In an embodiment, the point-in-time volume is used to restore the source volume to its prior state. In another embodiment, the point-in-time volume is used as a general purpose data storage volume. Data processing and sharing applications, therefore, can read and write to a point-in-time volume.

In further embodiments, a forced migration process can replicate a source volume to a point-in-time volume. In the event of a failure of the source volume, a point-in-time volume can be used for disaster recovery. In an embodiment of the present invention point-in-time volumes are accessible in read/write mode, so an independent point-in-time volume could be mapped in place of a failed or damaged source volume.

Further features of the invention, its nature and various advantages will be more apparent from the accompanying drawings and the following detailed description.

BRIEF DESCRIPTION OF THE DRAWINGS

The accompanying drawings, which are incorporated in and constitute a part of this specification, illustrate several embodiments of the invention and, together with the description, serve to explain the principles of the invention.

FIG. 1 is an exemplary block diagram of a data processing and storage system;

FIG. 2 is an exemplary block diagram illustrating storage volume presentation on a processing and storage system;

FIG. 3 is a block diagram illustrating storage volume presentation and point-in-time volumes according to an embodiment of the present invention;

FIG. 4 is a further block diagram illustrating a data storage system including a point-in-time volume according to an embodiment of the present invention;

FIG. 5 is a block diagram illustrating details of data chunk allocation and storage;

FIG. 6 illustrates further details of data maps;

FIG. 7 is a flowchart illustrating methods of creating and using point-in-time volumes in accordance with the present invention;

FIG. 8 is a flowchart illustrating a forced migration process;

FIG. 9 is a flowchart illustrating a source update process;

FIG. 10 is a flowchart illustrating a point-in-time volume update process;

FIG. 11 is a flowchart illustrating an overview of processes of using point-in-time volumes according to embodiments of the present invention; and

FIG. 12 is a functional block diagram of a storage domain server illustrating data processing layers.

DETAILED DESCRIPTION OF THE EMBODIMENTS

The present invention now will be described more fully with reference to the accompanying figures, in which several embodiments of the invention are shown. The present invention may be embodied in many different forms and should not be construed as limited to the embodiments set forth herein. Rather these embodiments are provided so that this disclosure will be thorough and complete and will fully convey the invention to those skilled in the art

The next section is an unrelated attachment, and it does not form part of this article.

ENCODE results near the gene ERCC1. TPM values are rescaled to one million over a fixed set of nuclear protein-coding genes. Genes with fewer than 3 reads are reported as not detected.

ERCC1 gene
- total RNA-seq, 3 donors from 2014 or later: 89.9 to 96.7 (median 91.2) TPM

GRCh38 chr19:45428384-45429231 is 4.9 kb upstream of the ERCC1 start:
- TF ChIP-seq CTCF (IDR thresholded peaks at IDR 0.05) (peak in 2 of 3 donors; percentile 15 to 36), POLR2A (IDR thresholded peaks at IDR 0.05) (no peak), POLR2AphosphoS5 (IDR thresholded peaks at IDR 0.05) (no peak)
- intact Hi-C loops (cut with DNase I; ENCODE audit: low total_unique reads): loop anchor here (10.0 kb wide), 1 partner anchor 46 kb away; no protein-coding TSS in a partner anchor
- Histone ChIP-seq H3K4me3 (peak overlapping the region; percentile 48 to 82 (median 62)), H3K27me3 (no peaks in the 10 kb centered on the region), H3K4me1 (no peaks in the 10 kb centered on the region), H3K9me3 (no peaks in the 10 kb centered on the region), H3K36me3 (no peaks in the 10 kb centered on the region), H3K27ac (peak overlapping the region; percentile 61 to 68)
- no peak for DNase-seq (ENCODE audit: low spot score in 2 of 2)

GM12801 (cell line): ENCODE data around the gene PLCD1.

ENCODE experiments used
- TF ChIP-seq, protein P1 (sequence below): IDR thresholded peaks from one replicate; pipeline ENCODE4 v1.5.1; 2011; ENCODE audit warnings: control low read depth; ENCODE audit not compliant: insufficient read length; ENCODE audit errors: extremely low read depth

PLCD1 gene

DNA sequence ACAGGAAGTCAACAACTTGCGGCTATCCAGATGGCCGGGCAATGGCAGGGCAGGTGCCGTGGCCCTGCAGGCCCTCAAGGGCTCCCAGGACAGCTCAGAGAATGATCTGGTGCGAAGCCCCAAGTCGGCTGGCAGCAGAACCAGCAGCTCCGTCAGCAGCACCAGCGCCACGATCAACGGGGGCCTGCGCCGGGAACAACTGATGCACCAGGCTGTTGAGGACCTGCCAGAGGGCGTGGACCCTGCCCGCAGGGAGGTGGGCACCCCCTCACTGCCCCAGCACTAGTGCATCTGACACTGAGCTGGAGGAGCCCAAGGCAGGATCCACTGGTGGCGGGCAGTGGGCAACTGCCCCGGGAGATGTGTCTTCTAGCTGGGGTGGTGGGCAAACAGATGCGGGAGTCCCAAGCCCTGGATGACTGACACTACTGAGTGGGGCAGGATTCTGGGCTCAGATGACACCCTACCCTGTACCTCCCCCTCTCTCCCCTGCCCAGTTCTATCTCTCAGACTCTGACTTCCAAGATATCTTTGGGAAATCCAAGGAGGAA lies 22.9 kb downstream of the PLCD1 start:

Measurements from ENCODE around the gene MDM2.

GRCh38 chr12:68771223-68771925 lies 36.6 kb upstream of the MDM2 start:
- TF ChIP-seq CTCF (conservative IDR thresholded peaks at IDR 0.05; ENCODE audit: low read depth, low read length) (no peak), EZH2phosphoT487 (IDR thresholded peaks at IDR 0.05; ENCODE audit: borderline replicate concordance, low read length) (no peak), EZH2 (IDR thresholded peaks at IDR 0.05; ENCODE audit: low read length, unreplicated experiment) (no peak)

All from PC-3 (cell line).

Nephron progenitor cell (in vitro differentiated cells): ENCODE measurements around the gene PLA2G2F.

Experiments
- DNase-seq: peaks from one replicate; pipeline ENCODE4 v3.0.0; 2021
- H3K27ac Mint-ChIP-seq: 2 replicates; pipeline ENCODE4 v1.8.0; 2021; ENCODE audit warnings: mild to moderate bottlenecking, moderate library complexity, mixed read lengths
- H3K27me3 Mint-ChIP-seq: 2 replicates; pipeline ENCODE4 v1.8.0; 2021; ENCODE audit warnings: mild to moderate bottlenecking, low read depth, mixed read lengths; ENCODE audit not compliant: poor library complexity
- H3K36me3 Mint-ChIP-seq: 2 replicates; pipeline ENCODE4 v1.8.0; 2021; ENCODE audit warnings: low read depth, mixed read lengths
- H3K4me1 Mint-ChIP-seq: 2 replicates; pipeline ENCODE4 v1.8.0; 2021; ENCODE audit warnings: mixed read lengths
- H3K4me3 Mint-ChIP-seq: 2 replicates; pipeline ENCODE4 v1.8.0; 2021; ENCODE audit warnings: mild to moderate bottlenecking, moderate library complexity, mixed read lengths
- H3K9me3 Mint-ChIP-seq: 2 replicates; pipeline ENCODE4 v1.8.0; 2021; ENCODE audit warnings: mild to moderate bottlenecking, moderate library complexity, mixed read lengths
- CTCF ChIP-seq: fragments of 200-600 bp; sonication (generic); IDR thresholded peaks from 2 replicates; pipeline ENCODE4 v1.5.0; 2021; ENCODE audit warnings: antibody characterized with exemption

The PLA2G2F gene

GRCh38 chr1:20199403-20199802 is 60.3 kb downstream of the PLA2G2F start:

FIG. 1 is an exemplary block diagram of a data processing and storage system 100. In the illustrated embodiment, application server 105 and storage domain server 115 communicate across storage network 120. Storage network 120 is preferably a storage area network (SAN) implementing the fibre channel protocol, but can be any suitable network architecture implementing a suitable protocol (e.g., various fibre channel topologies and local or wide area networking protocols). Data storage 125 and disk array 130 are data storage devices connected to storage domain server 115. Data storage 125 and disk array 130 are, e.g., SAN-attached or network attached storage devices that form a network storage pool. Application server 105 preferably includes local data 110 for use as temporary or other storage. Application server 105 is, e.g., an Intel processor based server architecture running the Microsoft Windows NT operating system. Storage domain server 115 is an intelligent storage virtualization node implementing layered SAN infrastructure. One such storage domain server is SANSymphony software running on Intel x86-based server architecture available from DataCore Software Corp., Fort Lauderdale, Fla. Storage domain server 115 preferably includes a graphical user interface, command line interface, and application programming interface. In an embodiment, storage domain server 115 implements features of the present invention via a data storage device driver. The driver can be constructed of software layers, hardware layers, or a combination of software and hardware. Software is preferably distributed on a computer readable medium, which includes program instructions. One skilled in the art will appreciate that the program instructions can be in any appropriate form, such as source code, object code, or scripting code. Storage domain server 115 is described in further detail below and with reference to FIG. 12.